Alternative Energy

Last Friday, the Office of Naval Research announced that they would be donating a total of $1.2 million dollars in the form of a grant to the University of Houston, with the stated purpose of the money being, according to a press release on the university’s website, “to help design the next generation of technologies for the alternative energy industry.”

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Out of a total of $1.5 million dollars put toward such clean energy research by the Office of Naval Research, $300,000 went toward the Naval Research Laboratory and the University of New Mexico as a contribution to their collaborative endeavor to develop “new thin-film solar cells, thin-film batteries and nano-sensors for wind turbine blades.” The remainder, while dedicated to the University of Houston, was also put forth with the stated aim of research and development efforts in the realm of clean energy approaches to solar cells and batteries, and the development of new technologies to take advantage of the results of this research.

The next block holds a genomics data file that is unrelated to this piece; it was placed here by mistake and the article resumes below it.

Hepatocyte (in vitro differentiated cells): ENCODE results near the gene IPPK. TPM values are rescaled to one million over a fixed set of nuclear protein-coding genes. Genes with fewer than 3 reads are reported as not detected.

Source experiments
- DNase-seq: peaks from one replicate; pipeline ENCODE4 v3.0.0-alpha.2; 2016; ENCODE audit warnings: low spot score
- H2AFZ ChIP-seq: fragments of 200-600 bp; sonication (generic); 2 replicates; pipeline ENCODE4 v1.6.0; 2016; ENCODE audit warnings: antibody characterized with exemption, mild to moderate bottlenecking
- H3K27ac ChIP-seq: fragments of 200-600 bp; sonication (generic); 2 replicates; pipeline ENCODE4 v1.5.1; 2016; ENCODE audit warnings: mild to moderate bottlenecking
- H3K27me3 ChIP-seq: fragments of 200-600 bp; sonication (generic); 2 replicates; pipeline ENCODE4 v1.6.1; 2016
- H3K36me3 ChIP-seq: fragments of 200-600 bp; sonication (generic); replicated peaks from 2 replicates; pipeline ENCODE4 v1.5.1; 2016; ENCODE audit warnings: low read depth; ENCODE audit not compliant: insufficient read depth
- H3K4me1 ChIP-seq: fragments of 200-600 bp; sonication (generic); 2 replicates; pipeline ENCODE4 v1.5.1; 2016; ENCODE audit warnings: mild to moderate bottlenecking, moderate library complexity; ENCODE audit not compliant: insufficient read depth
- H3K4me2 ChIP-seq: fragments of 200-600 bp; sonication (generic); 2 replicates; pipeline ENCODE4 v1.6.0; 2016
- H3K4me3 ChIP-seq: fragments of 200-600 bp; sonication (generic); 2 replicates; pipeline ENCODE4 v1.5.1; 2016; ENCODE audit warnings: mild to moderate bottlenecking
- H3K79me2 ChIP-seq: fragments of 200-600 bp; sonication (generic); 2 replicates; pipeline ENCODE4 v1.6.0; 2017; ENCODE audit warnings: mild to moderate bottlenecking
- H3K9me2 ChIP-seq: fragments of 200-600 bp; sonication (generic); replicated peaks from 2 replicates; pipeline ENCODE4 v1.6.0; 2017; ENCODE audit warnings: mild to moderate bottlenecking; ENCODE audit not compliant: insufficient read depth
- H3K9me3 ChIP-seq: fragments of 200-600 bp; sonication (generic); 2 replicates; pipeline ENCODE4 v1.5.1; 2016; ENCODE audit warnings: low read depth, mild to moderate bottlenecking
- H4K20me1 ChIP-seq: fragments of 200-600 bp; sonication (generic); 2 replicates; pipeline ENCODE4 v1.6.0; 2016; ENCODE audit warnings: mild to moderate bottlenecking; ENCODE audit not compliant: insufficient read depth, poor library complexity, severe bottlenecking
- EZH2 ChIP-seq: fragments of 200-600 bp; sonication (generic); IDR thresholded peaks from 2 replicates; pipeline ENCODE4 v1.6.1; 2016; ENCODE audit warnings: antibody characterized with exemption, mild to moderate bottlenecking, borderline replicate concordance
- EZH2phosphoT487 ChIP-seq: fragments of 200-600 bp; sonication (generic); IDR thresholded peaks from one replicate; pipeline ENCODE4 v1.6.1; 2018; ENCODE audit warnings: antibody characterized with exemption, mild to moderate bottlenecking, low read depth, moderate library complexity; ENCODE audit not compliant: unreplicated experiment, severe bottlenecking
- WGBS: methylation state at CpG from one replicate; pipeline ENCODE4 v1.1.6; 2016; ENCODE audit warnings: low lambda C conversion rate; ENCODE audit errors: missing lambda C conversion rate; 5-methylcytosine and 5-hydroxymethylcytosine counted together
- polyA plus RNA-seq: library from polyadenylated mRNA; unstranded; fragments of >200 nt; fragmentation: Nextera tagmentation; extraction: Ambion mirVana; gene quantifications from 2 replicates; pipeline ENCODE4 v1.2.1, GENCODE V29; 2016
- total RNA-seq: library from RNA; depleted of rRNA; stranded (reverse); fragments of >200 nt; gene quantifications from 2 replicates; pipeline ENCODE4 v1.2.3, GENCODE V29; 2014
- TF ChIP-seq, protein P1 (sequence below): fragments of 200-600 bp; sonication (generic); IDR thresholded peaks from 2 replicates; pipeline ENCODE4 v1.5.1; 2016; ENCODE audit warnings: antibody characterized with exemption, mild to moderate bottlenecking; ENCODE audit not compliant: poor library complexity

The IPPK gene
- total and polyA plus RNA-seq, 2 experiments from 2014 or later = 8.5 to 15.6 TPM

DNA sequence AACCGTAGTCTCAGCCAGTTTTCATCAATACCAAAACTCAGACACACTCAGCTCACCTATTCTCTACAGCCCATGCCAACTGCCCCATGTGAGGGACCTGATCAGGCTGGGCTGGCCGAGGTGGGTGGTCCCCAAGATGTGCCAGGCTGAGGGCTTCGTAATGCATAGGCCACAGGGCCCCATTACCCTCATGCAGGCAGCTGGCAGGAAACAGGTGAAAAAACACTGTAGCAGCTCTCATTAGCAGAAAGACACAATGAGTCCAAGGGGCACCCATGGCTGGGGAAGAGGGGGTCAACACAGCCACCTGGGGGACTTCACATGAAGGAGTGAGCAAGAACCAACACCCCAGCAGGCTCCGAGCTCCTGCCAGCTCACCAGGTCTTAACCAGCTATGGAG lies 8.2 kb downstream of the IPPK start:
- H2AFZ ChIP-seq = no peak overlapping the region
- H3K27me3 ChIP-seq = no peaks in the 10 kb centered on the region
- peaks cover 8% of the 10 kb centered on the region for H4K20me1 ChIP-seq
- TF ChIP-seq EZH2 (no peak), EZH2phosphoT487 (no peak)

Physics professor Seamus Curran, who is also the leader of the Institute for NanoEnergy (INE) at the University of Houston as well as the lead researcher on the current project being sponsored by the Office of Naval Research, was pleased with the grant.

“This is a great opportunity to develop technologies that will strengthen and expand the use of alternative sources of energy globally. With energy demand increasing, considerable effort and investment is going into new energy generation and storage,” Curran said in the press release on the University of Houston’s website. “This project also falls right in line with the university’s education and research goals and its mission to become a Tier One institution.”

The press release also explained that thin-film solar cells are “lightweight, durable, and easy to use,” and that researchers are attempting to improve their capacity to handle larger amounts of storage to make them a useful alternative to their less environmentally-friendly counterparts, silicon cells. The manufacturing of such units may result in the creation of an entirely new sector of green jobs.